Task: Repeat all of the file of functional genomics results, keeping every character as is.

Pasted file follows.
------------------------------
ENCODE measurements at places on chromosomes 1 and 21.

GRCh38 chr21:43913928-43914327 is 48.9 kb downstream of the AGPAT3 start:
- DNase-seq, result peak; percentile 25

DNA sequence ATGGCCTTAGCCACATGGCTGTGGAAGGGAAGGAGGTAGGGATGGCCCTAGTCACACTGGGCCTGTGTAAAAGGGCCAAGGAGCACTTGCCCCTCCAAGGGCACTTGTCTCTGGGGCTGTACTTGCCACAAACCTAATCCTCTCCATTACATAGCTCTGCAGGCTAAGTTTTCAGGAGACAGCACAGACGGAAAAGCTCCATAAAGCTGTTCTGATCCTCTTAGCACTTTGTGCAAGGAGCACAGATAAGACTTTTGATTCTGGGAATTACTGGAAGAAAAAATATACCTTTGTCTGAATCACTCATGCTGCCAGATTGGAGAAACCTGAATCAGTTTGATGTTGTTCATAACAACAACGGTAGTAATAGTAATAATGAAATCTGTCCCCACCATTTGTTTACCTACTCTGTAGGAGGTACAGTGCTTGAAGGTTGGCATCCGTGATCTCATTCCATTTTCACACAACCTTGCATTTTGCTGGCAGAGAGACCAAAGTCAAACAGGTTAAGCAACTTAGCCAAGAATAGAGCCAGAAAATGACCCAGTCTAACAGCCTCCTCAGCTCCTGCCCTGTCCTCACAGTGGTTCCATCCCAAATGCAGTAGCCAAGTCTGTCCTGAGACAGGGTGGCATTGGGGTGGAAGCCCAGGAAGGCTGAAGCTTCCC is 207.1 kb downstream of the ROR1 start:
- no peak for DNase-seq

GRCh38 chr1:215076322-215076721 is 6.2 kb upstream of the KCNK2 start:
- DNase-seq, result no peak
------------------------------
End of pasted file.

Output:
ENCODE measurements at places on chromosomes 1 and 21.

GRCh38 chr21:43913928-43914327 is 48.9 kb downstream of the AGPAT3 start:
- DNase-seq, result peak; percentile 25

DNA sequence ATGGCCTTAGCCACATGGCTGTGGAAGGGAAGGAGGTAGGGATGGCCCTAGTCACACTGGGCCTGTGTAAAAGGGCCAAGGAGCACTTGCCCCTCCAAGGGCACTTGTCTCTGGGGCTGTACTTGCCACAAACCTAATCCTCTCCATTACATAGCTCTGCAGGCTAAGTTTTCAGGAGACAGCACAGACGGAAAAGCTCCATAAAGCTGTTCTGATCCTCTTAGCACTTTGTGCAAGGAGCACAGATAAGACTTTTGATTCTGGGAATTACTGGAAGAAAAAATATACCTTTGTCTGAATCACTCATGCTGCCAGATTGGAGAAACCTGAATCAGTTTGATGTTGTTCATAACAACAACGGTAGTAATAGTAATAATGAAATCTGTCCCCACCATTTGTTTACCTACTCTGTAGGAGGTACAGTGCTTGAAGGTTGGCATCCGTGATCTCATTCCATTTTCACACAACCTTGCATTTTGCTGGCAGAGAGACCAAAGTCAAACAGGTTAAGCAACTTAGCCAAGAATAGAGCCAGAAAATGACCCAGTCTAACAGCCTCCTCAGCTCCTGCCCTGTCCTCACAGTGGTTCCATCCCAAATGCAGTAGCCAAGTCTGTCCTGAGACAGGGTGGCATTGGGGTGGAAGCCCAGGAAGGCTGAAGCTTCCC is 207.1 kb downstream of the ROR1 start:
- no peak for DNase-seq

GRCh38 chr1:215076322-215076721 is 6.2 kb upstream of the KCNK2 start:
- DNase-seq, result no peak